Other records that we have found to be good for testing and improving your playback can be found here.

Further Reading

Tom Waits – Foreign Affairs

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  • This early pressing was hard to fault – it will put Tom Waits right between your speakers, with a batch of great session players behind and to the side, all playing live in the studio
  • “The album contains more ballads than most of his records do, but they were the most effective vehicles for the kind of storytelling he was trying to get to. Produced and engineered by Bones Howe, Foreign Affairs was recorded live in studio by a quintet that included West Coast jazzmen Jack Sheldon on trumpet, saxophonist Frank Vicari, bassist Jim Hughart, and drummer Shelly Manne.


Tom Waits – The Heart of Saturday Night

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Amazing Triple Plus (A+++) sound on both sides! This music ain’t for everyone, but when you find good sounding Tom Waits pressings like this one the sonics can be out of this world. It’s tough to find clean copies of this stuff these days and even tougher to find ones that really deliver the way this one does. Bones Howe sure knew how to record this kind of music, and a copy like this will really let you appreciate his work.  (more…)

Tom Waits / Heartattack and Vine

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One of the better copies of Heartattack and Vine we’ve ever heard! We enjoy listening to the music of Tom Waits here because the music and sound can be excellent. His albums are certainly a nice change of pace from the stuff that’s usually on our table. We had quite a few copies of this one and none of the other ones were in a league with this bad boy. The sound is very rich and full with incredible immediacy to the vocals. You just couldn’t get the vocals to sound any better than they do on this copy. (more…)

Tom Waits – Blue Valentine – Our Shootout Winner from 2011

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TWO GREAT SIDES on this wonderful album — A++ for the first and A+++ for the second! Both sides have a wonderful bottom end — check out all the WEIGHT to that rich, meaty bass. Many copies we played had a tendency to sound somewhat dull, but this one has all the extension up top you need. The overall sound is rich, full, sweet and warm. The strings have texture, the voice has lots of breath, and I just don’t think you could find a better sounding copy.

Drop the needle on Romeo Is Bleeding for some of the best music on here. When you’ve got the kind of bass definition that this copy offers, the sound for that song can be killer, as it is here. (more…)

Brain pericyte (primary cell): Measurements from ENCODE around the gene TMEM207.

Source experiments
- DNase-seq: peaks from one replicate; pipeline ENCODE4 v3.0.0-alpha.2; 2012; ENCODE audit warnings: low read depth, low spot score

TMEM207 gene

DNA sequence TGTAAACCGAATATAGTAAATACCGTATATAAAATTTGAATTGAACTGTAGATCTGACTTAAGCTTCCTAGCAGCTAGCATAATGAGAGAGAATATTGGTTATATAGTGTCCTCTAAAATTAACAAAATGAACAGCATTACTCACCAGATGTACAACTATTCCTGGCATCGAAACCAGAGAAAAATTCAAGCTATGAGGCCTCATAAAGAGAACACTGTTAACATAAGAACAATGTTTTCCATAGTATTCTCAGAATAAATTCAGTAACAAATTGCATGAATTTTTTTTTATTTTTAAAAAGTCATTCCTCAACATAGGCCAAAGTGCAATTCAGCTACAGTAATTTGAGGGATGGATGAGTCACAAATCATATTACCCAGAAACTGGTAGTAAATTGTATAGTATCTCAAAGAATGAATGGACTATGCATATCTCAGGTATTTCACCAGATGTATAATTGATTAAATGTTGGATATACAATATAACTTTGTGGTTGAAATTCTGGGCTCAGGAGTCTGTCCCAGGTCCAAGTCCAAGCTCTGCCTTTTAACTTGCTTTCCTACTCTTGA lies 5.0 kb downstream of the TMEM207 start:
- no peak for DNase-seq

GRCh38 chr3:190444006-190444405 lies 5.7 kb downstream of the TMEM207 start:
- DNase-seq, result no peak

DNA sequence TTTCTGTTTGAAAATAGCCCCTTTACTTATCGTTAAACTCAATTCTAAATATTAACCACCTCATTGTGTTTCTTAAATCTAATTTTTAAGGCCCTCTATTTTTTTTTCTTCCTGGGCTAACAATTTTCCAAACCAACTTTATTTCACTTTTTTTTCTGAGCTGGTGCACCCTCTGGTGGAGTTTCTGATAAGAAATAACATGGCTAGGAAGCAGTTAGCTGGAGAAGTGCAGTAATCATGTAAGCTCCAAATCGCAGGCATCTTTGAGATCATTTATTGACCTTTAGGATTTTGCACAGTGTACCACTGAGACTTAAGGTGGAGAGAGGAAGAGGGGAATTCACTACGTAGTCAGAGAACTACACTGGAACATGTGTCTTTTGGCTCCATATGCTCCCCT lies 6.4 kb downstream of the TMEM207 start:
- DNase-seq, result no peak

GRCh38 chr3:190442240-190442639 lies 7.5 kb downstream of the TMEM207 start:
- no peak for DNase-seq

Tom Waits – Closing Time

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This copy has the kind of sound we look for in a top quality Tom Waits record: immediacy in the vocals (so many copies are veiled and distant); natural tonal balance (most copies are either bright or dark; ones with the right balance are the exception, not the rule); good solid weight (so the piano and other instruments sound full and powerful); spaciousness (the best copies have studio ambience like you would not believe); and last but not least, TRANSPARENCY, the effect of being able to see INTO the soundfield all the way to the back, where there is plenty going on in this remarkable studio recording.

Some of the more common problems we ran into during our shootouts were slightly veiled, slightly smeary sound, with not all the top end extension that the best copies have.

You can easily hear that smear on the attack of the piano. More often than not the piano notes are a tad blunted, a quality you notice when you finally hear a pressing with the piano notes rendered clearly. (more…)

Tom Waits – Swordfishtrombones

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  • Insanely good Nearly Triple Plus (A++ to A+++) sound from start to finish; we rarely have these on the site!
  • Both sides here are incredible — big, rich, full-bodied and super spacious with tons of energy and presence
  • “…the dominant sounds on the record were low-pitched horns, bass instruments, and percussion, set in spare, close-miked arrangements…”
  • 5 stars: “Swordfishtrombones marked an evolution of which Waits had not seemed capable”

This is yet another wonderful sounding Tom Waits recording, though it’s very different from the earlier titles from his catalog that have been featured on our site before. While we’re huge fans of the sound Waits and engineer Bones Howe put together on albums like Small Change and Heartattack and Vine, this album marked a turning point for Waits and the sound of his albums. (more…)